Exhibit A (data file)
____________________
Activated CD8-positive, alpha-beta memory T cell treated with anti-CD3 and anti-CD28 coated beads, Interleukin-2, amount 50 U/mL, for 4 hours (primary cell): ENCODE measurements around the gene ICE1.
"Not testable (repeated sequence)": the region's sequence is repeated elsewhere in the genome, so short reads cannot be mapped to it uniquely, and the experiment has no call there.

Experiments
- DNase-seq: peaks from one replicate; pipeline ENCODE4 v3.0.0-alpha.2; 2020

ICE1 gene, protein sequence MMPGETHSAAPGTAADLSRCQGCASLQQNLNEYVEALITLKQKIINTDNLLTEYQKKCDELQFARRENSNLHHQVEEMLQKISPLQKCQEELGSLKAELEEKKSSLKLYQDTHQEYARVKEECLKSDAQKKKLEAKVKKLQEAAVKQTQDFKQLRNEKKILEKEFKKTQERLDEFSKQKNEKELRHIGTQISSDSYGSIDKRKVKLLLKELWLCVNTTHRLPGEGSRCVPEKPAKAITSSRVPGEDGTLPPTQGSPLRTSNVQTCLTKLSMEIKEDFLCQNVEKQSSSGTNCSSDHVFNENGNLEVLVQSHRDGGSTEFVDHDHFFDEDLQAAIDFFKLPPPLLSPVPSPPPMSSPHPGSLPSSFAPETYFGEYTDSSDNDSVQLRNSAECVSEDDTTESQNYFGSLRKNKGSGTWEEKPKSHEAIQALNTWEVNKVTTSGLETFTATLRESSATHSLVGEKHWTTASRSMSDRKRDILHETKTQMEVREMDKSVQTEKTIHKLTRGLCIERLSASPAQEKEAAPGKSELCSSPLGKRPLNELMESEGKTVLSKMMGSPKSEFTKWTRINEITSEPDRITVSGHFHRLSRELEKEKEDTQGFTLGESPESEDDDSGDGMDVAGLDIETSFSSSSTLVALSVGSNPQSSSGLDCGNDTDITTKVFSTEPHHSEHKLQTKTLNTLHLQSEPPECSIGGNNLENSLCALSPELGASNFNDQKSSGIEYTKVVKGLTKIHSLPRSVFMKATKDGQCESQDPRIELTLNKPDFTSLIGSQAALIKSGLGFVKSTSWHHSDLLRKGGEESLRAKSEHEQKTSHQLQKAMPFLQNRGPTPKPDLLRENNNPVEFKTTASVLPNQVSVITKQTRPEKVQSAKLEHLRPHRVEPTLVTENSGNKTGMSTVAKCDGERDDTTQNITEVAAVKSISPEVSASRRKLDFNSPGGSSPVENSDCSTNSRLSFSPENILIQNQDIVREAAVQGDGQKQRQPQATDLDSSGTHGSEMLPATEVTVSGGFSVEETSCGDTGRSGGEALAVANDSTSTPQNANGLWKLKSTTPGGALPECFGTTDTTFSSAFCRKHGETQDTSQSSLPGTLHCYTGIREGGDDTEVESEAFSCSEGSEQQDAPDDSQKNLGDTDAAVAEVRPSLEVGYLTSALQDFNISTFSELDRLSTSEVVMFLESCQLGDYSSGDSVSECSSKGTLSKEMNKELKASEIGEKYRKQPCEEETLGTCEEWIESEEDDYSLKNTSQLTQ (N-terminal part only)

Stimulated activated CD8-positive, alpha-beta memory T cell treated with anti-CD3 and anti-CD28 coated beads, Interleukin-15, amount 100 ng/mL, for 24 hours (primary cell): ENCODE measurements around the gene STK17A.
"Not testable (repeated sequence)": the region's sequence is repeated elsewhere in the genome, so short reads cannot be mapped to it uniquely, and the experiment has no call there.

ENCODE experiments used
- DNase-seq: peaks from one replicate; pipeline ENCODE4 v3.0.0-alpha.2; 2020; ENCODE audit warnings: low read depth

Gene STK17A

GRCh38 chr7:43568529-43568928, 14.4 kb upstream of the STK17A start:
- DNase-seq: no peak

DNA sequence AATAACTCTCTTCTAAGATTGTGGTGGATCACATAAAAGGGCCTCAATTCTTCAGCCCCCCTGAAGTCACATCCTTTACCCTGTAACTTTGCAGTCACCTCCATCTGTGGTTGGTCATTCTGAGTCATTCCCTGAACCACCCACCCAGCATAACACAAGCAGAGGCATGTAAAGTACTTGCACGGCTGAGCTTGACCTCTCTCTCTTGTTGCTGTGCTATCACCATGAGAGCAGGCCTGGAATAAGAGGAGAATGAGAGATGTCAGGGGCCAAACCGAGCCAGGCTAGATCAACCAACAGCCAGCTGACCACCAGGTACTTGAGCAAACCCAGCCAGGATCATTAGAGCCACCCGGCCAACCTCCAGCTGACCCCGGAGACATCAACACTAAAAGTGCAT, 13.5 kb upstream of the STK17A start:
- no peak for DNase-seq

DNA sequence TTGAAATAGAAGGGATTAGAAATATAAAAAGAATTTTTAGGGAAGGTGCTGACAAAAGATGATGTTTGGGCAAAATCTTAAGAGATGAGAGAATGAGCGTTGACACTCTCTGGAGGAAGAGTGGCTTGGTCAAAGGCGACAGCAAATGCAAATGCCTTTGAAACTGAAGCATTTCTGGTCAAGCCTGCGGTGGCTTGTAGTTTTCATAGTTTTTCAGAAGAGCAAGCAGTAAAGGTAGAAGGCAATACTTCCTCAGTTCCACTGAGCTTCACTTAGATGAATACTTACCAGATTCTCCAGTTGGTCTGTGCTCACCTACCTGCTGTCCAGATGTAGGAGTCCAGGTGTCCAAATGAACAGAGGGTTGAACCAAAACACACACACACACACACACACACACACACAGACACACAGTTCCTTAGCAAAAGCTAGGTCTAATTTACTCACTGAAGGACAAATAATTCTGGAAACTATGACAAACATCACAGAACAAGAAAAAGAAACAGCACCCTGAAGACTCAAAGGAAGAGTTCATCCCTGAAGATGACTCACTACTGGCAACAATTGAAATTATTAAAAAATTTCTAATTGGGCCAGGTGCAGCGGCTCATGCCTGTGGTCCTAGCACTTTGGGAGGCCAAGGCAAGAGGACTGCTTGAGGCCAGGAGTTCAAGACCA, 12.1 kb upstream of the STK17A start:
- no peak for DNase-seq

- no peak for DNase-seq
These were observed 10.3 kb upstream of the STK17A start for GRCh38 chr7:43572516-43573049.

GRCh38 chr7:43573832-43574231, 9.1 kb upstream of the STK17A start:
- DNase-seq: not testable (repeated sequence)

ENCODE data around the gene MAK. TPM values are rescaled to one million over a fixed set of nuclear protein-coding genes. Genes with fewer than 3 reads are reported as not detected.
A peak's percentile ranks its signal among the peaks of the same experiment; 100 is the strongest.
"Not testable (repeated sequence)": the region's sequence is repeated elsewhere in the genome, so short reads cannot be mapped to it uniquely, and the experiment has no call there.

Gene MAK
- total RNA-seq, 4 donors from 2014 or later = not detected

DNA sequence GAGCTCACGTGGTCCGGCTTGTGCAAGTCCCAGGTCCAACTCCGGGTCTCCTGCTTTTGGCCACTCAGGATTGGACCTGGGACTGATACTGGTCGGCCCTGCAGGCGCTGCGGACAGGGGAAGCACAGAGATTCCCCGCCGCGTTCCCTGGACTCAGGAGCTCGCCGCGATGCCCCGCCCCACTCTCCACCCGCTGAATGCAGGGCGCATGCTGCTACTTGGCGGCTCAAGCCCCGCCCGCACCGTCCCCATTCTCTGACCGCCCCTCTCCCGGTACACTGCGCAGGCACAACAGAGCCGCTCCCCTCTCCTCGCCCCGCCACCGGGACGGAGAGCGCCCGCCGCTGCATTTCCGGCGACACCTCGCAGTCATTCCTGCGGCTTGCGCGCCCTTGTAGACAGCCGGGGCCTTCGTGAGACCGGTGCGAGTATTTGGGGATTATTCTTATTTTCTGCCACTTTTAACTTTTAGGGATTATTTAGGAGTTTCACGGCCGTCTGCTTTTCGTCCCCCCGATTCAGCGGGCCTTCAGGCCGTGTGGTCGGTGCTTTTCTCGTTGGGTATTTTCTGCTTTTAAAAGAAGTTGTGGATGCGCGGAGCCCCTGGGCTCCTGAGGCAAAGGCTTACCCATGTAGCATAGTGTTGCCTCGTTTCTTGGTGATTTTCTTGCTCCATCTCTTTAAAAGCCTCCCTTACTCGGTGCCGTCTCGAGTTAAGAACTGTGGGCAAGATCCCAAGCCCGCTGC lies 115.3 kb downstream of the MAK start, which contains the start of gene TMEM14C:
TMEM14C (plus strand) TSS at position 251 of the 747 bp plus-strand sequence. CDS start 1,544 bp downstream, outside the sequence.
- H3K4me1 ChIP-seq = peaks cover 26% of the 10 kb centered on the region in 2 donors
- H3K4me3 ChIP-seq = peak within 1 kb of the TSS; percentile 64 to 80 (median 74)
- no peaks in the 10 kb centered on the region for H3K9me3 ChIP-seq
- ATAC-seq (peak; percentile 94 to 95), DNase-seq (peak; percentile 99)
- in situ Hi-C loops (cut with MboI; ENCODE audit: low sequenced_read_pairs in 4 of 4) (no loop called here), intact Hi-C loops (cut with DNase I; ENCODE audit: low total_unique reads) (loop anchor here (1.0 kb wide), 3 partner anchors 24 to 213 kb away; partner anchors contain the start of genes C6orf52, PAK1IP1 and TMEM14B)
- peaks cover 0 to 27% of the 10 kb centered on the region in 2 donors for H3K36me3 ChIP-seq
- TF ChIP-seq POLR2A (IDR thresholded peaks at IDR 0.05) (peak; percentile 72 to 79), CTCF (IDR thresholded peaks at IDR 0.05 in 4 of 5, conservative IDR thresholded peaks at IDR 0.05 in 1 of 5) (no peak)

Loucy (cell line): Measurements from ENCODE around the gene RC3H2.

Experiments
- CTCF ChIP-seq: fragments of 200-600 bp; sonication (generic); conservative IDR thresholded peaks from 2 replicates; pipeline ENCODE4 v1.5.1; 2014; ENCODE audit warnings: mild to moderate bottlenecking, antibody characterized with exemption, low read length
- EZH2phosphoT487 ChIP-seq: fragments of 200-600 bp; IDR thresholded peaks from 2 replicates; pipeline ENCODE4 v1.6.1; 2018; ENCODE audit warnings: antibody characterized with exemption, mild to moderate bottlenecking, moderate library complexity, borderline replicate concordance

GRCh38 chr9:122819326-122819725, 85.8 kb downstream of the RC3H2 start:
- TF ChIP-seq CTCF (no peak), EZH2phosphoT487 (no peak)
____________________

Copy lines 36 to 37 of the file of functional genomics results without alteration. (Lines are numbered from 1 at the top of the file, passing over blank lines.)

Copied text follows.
Experiments
- CTCF ChIP-seq: fragments of 200-600 bp; sonication (generic); conservative IDR thresholded peaks from 2 replicates; pipeline ENCODE4 v1.5.1; 2014; ENCODE audit warnings: mild to moderate bottlenecking, antibody characterized with exemption, low read length